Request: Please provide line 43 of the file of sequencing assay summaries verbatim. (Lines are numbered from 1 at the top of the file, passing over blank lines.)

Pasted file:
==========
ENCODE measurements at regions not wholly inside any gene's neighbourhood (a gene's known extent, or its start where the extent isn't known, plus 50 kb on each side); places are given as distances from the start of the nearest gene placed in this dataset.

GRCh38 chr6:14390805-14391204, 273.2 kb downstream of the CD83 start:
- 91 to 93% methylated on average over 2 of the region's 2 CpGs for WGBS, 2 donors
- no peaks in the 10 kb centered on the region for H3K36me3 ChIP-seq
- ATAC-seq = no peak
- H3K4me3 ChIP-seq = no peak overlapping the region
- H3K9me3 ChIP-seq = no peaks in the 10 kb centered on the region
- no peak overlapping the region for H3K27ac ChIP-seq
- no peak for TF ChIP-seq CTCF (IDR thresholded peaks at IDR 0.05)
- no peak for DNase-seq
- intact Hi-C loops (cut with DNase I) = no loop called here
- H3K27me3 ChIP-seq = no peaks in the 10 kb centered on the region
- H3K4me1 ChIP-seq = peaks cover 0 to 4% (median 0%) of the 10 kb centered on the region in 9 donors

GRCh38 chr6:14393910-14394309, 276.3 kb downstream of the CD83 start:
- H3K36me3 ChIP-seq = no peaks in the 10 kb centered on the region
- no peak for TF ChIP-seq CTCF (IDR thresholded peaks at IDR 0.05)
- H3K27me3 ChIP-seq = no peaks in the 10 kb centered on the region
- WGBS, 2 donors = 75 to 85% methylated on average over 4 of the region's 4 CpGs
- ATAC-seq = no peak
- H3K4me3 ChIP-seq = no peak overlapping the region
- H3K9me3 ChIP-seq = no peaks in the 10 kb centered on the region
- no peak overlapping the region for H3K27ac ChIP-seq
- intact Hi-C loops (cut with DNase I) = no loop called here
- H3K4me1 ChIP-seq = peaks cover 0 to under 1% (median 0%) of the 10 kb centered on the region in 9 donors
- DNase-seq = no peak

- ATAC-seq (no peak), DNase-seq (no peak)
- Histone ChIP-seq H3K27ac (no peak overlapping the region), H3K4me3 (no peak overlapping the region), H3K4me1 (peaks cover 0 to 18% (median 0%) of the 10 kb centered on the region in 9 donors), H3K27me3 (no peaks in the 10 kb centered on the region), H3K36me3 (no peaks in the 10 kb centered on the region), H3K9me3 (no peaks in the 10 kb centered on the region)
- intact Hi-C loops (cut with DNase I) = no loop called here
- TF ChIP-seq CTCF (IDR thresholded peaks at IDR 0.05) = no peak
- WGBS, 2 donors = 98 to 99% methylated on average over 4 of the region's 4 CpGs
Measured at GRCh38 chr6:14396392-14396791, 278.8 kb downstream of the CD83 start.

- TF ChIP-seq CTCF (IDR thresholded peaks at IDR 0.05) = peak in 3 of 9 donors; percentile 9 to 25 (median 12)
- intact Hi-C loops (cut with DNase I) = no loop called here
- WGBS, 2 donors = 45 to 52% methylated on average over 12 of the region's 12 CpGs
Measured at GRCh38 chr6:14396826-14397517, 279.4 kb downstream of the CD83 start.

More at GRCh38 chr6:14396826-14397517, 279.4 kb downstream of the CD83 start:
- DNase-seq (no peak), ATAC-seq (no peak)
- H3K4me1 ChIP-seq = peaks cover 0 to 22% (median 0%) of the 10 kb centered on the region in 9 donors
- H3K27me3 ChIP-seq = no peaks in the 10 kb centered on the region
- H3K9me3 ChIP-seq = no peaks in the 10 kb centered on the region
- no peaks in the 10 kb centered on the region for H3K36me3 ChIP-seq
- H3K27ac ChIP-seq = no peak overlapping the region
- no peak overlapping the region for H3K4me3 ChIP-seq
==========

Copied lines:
- no peak overlapping the region for H3K4me3 ChIP-seq